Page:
Job TrendsSeptember 8, 2012 at 3:30 pm | Posted in Computers, Economoney, Health, Internet, Media, Online services, Software, Technology, Web Apps | 2 Comments
Earlier this year, I wrote about some of the long-term changes taking place in the job market due to technological change. Since I wrote that, some of that technology has begun to show up.
I recently read another article on structural changes already underway. They mention for example how services like Craigslist have gutted newspaper classified offices. Manufacturing jobs are not expected to be revived due to robotics. And Lean Accounting is reducing jobs along with its efficiencies. Of particular note is the graph showing a dramatic acceleration of the changes since the mid-2000’s, even before the markets dumped.
The article is a little US-centric and a little vague on the “missing element” of non-socialist Community. It seems one must buy his book for the answer. But it’s useful to be aware of the trends.
This is not to say we’re doomed or that technology is evil. This is simply to recognize the changes that are upon us so that we can more readily adapt. Technology also brings us astonishing access to information and thus power. “a Masai warrior on … a smart phone using Google… has access to more information than the U.S. president did just 15 years ago.” – Peter Diamandis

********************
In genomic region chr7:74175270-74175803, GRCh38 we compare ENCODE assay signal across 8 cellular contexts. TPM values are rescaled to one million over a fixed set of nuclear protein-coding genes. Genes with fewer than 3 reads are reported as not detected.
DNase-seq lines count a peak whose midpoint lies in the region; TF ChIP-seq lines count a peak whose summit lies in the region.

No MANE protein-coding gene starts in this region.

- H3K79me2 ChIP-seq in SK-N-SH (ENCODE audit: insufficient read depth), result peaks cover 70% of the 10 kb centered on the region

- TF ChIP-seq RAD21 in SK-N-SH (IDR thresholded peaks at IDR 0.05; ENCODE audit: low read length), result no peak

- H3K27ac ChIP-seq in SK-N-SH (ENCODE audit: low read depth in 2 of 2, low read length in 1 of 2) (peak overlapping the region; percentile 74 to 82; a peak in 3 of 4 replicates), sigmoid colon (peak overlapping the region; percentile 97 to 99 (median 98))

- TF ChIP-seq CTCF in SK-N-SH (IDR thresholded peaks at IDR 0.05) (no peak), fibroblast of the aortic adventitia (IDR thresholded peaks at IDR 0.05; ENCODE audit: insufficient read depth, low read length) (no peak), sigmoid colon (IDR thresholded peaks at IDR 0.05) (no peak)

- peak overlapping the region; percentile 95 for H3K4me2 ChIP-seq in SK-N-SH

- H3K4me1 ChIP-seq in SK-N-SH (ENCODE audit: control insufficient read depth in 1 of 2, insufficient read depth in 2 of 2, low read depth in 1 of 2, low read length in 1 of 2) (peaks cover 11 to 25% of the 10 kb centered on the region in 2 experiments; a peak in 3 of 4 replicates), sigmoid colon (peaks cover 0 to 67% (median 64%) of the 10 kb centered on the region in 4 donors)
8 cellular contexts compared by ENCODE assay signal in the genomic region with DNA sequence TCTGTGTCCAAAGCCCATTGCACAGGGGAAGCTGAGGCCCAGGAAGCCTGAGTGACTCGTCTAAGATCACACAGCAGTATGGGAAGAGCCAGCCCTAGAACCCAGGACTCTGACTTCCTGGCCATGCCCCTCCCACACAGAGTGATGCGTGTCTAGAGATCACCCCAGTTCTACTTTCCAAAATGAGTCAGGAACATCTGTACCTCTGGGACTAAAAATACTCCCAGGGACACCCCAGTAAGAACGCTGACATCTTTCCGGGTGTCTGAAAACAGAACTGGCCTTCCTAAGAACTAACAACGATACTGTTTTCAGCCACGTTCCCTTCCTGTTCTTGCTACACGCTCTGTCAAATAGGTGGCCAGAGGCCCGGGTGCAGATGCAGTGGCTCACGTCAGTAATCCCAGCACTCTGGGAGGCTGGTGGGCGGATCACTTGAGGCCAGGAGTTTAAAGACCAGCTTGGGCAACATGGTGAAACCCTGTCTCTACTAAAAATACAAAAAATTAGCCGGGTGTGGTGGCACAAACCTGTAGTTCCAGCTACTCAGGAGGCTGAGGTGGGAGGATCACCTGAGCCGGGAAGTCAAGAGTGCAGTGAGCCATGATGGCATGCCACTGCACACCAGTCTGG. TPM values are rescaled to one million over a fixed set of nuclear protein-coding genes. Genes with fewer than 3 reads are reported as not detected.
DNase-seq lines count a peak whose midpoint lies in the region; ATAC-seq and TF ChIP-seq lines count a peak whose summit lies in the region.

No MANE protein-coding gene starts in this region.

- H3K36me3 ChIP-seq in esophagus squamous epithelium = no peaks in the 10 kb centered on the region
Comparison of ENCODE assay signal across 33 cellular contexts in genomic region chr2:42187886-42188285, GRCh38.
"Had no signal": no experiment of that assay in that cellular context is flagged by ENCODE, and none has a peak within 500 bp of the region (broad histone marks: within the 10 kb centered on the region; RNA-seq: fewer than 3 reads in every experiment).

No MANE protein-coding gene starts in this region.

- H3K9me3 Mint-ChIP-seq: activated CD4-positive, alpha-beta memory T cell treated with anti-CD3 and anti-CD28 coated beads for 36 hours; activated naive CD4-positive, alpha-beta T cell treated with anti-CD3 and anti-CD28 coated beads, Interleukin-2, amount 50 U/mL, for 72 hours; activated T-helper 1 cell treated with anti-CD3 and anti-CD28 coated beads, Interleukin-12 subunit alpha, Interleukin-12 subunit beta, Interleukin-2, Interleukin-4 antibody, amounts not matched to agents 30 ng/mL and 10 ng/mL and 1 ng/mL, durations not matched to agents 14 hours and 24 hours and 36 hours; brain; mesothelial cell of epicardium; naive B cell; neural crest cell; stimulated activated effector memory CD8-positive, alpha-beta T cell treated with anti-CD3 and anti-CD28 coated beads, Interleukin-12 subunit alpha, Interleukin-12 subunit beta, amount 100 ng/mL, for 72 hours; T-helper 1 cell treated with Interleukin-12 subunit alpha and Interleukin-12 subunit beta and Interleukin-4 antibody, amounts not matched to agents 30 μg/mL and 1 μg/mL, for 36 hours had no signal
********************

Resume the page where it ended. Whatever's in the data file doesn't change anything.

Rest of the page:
We easily forget how powerful it is to have search engines at our call. One example that highlights the potential: the 15-year-old kid who developed an early cancer detection system that’s markedly faster and cheaper. His research library? Google.
Peter talks about the increase in our abundance in recent years: as a whole, we’re richer, healthier, and have access to goods once considered luxury items. And that smart phone? He mentions the “free mobile apps that this same Masai warrior can access: a GPS locator, video teleconferencing hardware and software, an HD video camera, a regular camera, a stereo system, a vast library of books, films, games and music.” What is standard on a smartphone was worth a million dollars 20 years ago. The article links to several TED talks, including Peters on Abundance.
The future looks to be exciting indeed.